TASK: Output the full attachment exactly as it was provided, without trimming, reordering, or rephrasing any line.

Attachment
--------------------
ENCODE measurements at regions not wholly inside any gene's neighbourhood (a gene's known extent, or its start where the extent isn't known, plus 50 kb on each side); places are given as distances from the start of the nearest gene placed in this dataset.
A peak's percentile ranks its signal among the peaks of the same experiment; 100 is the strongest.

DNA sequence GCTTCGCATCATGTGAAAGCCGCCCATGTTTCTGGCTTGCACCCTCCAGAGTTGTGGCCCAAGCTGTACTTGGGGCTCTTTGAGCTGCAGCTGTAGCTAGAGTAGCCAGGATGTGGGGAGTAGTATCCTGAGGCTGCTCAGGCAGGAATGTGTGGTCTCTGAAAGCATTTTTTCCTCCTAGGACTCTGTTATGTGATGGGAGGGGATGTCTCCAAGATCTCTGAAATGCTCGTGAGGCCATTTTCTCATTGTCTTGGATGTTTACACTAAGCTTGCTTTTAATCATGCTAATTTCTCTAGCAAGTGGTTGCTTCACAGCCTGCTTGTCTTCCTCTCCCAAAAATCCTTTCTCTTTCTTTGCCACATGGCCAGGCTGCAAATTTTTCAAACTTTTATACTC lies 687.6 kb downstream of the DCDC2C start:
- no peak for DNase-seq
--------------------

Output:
ENCODE measurements at regions not wholly inside any gene's neighbourhood (a gene's known extent, or its start where the extent isn't known, plus 50 kb on each side); places are given as distances from the start of the nearest gene placed in this dataset.
A peak's percentile ranks its signal among the peaks of the same experiment; 100 is the strongest.

DNA sequence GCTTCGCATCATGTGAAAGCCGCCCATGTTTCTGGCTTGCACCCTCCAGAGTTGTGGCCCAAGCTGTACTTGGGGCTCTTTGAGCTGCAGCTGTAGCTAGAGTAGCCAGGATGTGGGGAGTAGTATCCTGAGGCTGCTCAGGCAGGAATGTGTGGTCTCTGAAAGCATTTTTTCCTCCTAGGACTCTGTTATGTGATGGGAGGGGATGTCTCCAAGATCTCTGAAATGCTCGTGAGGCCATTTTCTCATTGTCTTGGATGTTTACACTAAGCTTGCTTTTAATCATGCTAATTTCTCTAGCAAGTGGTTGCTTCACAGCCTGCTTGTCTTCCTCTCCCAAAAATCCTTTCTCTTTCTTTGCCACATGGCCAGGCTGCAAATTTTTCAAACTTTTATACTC lies 687.6 kb downstream of the DCDC2C start:
- no peak for DNase-seq